HARRISBURG – The Pennsylvania Senate today approved a state budget for Fiscal Year 2014-15 that invests in education, public safety and provides support for essential social and health services and programs without a tax increase, according to Senator Gene Yaw (R-23).
The $29.09 billion budget plan in House Bill 2328 provides a $502.3 million increase (1.7 percent) over the 2013-14 fiscal year budget, increases overall K-12 education spending over the previous budget and funds the core functions of government without raising taxes. The final budget is $320.1 million less than the Governor’s initial request in February.
Of the $502.3 million increase, $316 million would be directed toward education. This includes increases for special education ($20 million increase), Ready to Learn Block Grants ($100 million increase), Pre-K Counts ($10 million increase) and Early Intervention ($10 million increase). The Fiscal Year 2014-15 general fund budget represents the fourth budget in a row to set a new record for total state tax dollars spent on education.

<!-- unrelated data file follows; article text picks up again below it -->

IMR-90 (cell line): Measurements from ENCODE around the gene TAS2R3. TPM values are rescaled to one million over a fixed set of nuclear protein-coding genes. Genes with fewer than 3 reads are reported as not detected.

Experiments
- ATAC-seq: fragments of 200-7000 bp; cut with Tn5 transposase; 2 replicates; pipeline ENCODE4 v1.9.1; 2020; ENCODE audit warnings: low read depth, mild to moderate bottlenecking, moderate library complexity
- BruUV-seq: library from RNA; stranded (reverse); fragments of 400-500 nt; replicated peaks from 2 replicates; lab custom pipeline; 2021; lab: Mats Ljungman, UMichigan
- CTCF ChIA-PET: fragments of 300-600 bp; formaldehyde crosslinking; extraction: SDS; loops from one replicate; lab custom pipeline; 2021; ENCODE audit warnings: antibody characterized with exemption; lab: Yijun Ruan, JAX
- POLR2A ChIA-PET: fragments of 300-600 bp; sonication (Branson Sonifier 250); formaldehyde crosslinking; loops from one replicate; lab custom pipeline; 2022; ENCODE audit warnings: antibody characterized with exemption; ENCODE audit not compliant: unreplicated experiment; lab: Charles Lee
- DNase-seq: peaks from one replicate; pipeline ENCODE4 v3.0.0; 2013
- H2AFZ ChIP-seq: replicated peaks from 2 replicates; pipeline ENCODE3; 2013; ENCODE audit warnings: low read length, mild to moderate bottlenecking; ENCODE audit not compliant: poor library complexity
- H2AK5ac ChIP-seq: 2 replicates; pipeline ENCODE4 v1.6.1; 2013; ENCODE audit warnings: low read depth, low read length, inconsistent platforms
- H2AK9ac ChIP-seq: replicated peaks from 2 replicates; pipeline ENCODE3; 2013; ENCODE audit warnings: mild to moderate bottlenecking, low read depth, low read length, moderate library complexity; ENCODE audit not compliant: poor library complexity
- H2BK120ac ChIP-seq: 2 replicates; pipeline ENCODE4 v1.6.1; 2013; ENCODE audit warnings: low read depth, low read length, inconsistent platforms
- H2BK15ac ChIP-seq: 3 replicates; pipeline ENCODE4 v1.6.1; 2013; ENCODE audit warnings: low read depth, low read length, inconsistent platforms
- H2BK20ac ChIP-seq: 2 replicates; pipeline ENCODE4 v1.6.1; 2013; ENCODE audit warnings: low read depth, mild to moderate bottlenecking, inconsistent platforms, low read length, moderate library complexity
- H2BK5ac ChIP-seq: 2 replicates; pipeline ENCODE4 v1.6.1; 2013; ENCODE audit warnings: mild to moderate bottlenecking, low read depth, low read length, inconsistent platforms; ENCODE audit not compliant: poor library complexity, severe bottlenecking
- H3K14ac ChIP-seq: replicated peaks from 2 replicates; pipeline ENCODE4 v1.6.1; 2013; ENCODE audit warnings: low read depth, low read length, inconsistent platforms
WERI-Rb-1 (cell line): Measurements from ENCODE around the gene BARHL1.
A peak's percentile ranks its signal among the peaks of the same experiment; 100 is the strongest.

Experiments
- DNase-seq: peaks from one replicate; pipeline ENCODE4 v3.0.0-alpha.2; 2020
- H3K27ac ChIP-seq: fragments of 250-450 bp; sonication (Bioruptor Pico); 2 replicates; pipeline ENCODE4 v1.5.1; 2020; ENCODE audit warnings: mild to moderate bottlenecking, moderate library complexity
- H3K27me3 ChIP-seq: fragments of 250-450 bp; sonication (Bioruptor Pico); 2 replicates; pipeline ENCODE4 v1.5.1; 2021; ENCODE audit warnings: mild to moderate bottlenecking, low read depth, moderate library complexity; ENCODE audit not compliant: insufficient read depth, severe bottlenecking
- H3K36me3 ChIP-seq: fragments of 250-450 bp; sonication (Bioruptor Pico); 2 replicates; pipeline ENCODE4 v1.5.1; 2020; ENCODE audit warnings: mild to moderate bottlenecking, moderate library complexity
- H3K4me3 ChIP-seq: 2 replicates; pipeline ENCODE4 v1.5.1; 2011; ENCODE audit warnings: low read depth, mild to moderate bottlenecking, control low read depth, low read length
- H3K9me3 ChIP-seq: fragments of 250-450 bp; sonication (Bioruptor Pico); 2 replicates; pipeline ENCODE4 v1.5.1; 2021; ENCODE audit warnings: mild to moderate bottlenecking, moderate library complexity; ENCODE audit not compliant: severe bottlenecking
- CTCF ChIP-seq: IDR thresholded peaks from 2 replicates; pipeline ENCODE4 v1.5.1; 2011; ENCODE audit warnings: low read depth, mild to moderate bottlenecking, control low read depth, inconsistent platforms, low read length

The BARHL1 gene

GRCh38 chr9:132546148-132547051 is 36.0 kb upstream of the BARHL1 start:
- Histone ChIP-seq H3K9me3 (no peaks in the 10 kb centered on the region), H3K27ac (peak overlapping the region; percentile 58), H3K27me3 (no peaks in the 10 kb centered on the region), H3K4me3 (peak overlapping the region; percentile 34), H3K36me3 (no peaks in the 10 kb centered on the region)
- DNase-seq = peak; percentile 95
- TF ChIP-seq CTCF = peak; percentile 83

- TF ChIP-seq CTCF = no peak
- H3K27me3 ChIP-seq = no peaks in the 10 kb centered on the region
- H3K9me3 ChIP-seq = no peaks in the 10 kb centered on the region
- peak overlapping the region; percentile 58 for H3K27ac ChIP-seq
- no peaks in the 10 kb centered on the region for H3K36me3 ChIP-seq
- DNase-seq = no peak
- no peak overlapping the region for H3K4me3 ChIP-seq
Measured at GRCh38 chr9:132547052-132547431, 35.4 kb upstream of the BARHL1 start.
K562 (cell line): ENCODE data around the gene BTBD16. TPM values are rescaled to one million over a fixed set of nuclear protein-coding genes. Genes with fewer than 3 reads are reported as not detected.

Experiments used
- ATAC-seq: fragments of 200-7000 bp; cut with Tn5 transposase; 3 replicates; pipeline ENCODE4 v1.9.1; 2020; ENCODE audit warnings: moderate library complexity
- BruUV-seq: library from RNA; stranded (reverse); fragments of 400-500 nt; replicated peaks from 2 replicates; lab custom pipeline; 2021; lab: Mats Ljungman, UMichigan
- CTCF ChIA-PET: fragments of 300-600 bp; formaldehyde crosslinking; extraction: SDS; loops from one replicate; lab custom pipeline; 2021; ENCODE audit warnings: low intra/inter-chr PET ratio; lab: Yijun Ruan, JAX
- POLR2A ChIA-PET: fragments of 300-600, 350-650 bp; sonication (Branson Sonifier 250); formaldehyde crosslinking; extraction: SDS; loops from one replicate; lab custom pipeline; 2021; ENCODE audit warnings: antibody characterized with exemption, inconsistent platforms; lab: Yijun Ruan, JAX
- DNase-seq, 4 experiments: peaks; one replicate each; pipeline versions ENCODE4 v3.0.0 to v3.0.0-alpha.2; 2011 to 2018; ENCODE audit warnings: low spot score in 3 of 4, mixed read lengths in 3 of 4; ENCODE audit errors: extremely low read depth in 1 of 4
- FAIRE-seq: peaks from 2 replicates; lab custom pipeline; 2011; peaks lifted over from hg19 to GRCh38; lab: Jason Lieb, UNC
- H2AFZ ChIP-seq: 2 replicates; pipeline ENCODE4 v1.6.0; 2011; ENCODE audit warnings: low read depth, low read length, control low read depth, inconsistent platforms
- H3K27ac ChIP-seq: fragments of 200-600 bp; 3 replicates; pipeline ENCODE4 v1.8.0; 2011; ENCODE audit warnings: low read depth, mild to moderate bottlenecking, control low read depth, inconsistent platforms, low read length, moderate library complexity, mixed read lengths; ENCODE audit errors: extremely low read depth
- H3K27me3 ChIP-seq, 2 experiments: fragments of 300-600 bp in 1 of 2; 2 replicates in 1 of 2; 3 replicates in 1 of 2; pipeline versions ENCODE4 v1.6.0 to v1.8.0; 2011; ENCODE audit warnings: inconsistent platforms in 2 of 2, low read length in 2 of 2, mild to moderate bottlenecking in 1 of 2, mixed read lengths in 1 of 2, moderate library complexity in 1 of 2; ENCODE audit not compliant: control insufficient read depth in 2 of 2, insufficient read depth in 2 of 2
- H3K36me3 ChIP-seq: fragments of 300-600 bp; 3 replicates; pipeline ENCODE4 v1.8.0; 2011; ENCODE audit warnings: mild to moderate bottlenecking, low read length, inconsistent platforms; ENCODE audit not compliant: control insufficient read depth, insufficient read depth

House Bill 2328 allocates $11.4 million to train four new state police cadet classes to replenish the ranks of the Pennsylvania State Police and address a substantial number of vacancies created by a surge in retirements.
Important to the 23rd Senate District, the plan also makes investments in Heritage and other parks, Veterans Outreach Services, as well as sustains funding of the Career and Technical Education Equipment grant program within the Department of Education.
The spending plan will protect Pennsylvania’s most vulnerable citizens by increasing funding for services for persons with disabilities, domestic violence programs and rape crisis centers.
Agriculture, which is Pennsylvania’s top industry, will see a 2.5 percent increase in funding. Funding for agriculture research, promotion, exports, the Livestock Show, the Open Dairy Show, Food Marketing and Research, and PA Preferred are all restored after being cut in the Governor’s initial budget request.
House Bill 2328 now returns to the House of Representatives for a concurrence vote. If approved, the bill then moves to the Governor for his consideration.